Delivering safety standards

Melamine in infant milk; animals sick with viruses; e-coli on fresh vegetables – anxiety over the safety of what we put in our mouths and feed to our families has justifiably reached new heights around the world, sparking fresh government regulations and laws.

Despite all the clamour, Australia and NZ are well poised to find competitive opportunities in the current environment, and even to take advantage of new rules sweeping the globe which demand that a product’s country of origin be prominently displayed.

For many years now, Australia and NZ have been carefully guarding the biological integrity of their borders, controlling what biological materials are admitted and incorporating accredited food safety programs into the workplace.

While some countries have thrown open their doors and fields to all manner of material – and admittedly gained big chunks of market share with little regulation and low cost labour – this corner of the world has wisely kept to the path of safety. And safety is just what the market is now hungry for.

The stamps ‘Australia’ and ‘NZ’ are already well placed to become indicative of safe, quality products – much like ‘Certified Organic’ or ‘Grade A’ qualifications.

Australian food processors already realise that food safety is not just about having the right ingredients – it’s also about smart processing and recipe control. And it all needs to be cost effective, of course, to keep business healthy.

Of these elements, recipe control must be the first and most important concern of any food processor. Recipe control is the heart of product quality and cost of production.

Getting it right the first time requires everyone’s attention. Unfortunately, too few companies get this right. In general, the impulse among food processors is to engineer their way out of issues. If a production line is erratic or a product is out of specification range, the first response is often to fix the mechanics or just to get a new machine. However, the problem is usually not the equipment, but how it is run.

It is unsurprising that, no matter if the raw material comes from the high deserts of the American west, or the lush farmlands of Australia or NZ, the problems are very similar, and often unrecognised.

Essentially, food processing is all about taking a raw material, vegetable or animal, that is inherently capable of huge variation and trying to create a consistent, quality product, cost effectively.

Easy as pie

Often the most effective way to control recipes is a much less expensive option, with people empowered to act, and trained in the principles of LeanSigma.

An example of how LeanSigma works in the food industry can be seen in an apple-pie filling plant, where three tons of apples are delivered to the loading dock every day.

A four-part process then occurs: washing and skinning, coring and slicing, mixing with other ingredients, and cooking; with each batch of apples being tested for quality as it comes out of each process. Some of those batches will fall outside the accepted specifications and get labelled Grade B or put on hold until an accommodation can be made in processing.

With the LeanSigma approach, on the other hand, it becomes possible to eliminate those bad apple batches and food safety concerns. The first idea is usually to optimise machine settings – something most plants do repeatedly, only to find new and different problems requiring new settings.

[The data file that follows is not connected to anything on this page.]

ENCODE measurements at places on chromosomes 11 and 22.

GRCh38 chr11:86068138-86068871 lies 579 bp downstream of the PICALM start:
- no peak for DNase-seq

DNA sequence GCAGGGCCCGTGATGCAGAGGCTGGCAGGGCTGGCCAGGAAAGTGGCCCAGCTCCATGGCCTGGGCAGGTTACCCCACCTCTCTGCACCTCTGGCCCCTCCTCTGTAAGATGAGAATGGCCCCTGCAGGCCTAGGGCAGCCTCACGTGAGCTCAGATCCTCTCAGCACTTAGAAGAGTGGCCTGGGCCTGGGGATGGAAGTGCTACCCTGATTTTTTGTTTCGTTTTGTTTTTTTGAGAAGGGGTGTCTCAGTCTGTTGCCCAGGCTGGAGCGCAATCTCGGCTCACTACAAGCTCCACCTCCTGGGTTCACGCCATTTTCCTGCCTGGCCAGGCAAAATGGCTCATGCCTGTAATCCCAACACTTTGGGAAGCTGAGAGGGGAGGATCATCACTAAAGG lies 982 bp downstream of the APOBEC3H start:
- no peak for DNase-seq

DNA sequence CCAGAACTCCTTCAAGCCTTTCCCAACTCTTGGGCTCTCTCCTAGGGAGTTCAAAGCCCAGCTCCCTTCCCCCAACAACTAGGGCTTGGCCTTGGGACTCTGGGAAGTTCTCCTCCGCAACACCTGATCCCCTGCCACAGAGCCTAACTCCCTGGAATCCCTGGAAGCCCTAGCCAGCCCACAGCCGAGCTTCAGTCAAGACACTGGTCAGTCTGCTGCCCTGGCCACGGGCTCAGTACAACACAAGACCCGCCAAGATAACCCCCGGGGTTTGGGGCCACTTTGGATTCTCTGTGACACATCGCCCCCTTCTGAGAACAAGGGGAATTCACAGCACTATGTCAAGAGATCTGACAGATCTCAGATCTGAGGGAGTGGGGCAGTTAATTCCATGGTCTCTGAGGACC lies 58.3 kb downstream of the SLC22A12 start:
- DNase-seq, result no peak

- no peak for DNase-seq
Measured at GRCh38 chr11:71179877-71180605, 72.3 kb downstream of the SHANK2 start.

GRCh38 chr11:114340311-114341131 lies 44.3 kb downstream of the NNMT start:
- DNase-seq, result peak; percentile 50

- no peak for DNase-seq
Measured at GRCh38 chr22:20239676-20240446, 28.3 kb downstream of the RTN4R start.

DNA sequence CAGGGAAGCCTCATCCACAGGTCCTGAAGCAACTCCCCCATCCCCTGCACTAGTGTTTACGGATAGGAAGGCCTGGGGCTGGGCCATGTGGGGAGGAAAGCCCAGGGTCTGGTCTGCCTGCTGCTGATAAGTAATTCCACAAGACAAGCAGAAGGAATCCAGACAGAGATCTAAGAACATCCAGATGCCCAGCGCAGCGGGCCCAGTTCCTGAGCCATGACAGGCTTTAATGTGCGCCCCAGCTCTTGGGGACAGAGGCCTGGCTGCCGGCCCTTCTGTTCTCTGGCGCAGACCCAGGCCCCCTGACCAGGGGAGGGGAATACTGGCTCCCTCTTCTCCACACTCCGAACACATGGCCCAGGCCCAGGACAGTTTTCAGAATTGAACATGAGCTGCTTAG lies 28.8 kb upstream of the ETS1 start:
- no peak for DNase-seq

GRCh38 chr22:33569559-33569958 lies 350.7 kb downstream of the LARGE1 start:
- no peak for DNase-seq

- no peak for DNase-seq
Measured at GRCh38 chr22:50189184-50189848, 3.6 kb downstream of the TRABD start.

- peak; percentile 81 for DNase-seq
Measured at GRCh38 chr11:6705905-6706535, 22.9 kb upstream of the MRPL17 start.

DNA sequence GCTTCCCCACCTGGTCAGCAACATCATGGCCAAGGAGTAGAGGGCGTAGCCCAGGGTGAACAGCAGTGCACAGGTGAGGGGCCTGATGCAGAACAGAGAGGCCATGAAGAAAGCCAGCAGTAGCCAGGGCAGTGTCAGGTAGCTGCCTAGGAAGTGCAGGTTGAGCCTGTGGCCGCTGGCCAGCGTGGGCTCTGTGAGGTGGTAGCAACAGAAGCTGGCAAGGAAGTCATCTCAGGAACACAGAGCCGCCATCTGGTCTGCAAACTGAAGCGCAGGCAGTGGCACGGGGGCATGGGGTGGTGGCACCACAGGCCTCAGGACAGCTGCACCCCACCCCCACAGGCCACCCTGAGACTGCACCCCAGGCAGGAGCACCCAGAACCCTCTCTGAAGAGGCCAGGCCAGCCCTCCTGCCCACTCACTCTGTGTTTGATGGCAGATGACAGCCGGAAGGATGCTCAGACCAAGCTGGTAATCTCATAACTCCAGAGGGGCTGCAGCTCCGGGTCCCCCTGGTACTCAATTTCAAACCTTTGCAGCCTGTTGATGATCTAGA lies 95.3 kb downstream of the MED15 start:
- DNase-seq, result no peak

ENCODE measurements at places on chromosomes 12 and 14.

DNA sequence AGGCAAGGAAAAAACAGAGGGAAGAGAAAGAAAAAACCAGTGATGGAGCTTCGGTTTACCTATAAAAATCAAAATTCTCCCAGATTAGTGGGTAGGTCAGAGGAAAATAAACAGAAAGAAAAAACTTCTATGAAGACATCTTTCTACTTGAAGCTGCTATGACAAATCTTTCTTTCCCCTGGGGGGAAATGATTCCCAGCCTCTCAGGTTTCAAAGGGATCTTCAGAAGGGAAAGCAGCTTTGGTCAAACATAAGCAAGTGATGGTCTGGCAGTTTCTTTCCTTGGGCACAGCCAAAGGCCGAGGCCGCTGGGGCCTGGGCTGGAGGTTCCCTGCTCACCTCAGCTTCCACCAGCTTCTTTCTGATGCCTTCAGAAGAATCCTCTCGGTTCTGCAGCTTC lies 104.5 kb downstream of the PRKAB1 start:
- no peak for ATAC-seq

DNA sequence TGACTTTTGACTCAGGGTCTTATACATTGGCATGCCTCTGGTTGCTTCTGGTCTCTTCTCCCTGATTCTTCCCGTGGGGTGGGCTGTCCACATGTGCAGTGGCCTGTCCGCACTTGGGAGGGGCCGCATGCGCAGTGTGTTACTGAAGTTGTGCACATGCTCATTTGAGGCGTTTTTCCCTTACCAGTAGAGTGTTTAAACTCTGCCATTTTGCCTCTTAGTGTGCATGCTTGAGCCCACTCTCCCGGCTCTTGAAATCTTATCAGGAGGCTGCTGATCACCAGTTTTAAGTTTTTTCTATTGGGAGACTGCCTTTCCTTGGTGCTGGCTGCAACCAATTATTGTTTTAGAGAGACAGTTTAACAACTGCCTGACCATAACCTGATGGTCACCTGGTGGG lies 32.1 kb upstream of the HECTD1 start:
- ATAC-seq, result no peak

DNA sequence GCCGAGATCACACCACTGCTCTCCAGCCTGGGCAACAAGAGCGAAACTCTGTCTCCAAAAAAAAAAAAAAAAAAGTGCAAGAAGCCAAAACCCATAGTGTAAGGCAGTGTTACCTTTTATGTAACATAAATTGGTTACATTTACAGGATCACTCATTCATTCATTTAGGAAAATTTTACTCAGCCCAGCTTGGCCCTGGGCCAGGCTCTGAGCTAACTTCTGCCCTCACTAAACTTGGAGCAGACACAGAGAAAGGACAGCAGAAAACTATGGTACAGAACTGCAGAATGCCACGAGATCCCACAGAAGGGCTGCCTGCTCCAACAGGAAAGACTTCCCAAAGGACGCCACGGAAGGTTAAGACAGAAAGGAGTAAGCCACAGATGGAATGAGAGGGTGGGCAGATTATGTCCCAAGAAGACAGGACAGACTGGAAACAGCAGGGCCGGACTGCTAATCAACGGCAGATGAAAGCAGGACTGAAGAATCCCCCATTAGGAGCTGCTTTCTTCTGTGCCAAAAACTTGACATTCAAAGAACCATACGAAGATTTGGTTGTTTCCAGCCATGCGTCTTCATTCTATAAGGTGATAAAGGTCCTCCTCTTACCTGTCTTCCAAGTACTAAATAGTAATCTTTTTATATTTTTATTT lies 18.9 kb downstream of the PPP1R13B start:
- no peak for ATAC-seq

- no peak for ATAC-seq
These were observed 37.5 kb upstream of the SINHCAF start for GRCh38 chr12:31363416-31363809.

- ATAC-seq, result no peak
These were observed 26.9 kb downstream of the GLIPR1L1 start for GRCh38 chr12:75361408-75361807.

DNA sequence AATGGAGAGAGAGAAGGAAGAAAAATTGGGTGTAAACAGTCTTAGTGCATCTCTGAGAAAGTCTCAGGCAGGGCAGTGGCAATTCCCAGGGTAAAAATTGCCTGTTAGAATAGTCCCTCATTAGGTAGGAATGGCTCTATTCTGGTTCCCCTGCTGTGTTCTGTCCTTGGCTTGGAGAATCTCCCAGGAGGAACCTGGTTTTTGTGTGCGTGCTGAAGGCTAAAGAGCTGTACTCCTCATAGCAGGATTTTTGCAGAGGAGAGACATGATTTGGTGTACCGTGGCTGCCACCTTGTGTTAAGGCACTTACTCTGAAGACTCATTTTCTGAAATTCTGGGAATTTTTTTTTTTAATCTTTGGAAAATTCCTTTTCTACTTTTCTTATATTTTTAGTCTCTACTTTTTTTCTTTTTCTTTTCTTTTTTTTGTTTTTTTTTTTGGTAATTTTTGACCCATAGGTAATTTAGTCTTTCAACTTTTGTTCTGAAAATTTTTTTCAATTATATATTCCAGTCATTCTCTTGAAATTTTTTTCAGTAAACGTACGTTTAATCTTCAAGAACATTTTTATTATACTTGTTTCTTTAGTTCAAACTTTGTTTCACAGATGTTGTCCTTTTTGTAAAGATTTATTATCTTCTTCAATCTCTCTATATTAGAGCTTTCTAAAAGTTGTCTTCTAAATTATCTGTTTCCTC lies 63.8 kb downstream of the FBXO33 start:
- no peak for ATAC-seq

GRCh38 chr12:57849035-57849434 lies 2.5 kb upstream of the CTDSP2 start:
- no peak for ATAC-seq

Instead, a small cross-functional team is put together to identify and fix the problem. Team members focusing on every aspect of that issue almost always discover an essential truth of food processing: Mother Nature is a gardener, not a technician. The raw material is full of variation. Late and early apple crops, those stored for a month or fresh from the tree, all have unique characteristics.

One LeanSigma team recently found that if operators did a simple measure of incoming raw material, then adjusted the machine to the characteristics of the actual material – instead of setting the machine to assumptions or wishes – they could drastically reduce bad product.

The processors therefore avoided the cost and added lead time of reprocessing. By empowering operators to analyse product, and to make decisions about machine settings, product integrity is maintained and plant efficiency is maximised. Operators then become empowered ‘owners’ of the final product.

There is another essential truth of food processing: recipe control is not just about the ingredients. When thinking about a recipe, seasonality, environmental factors and processing equipment – including reliability, efficiency and settings – should all be included.

All of those elements must be understood and regulated to achieve recipe control.

Better quality, consistently, is what prepares a company to compete in a dynamic environment.

LeanSigma disciplines have worked successfully together in manufacturing for years, where the focus on waste reduction, standardised work and simple visual controls systematically improves safety, quality, delivery and cost.

In the food and beverage industries, one of LeanSigma’s core principles – only pass along good product – has led teams to make important discoveries and improvements to processes.

Efficient plants. Well-trained people. This is what’s necessary for food processors to take the next step into world markets. Equipment alone won’t make good, safe food. It is the people, and a disciplined approach, that differentiate a product and keep it safe.

Australia and NZ have top-notch companies with the ability to produce food that is both safe and delicious, and the world is waiting.

Carl Deeley is the managing director of TBM Consulting Group in Australia.

Send this to a friend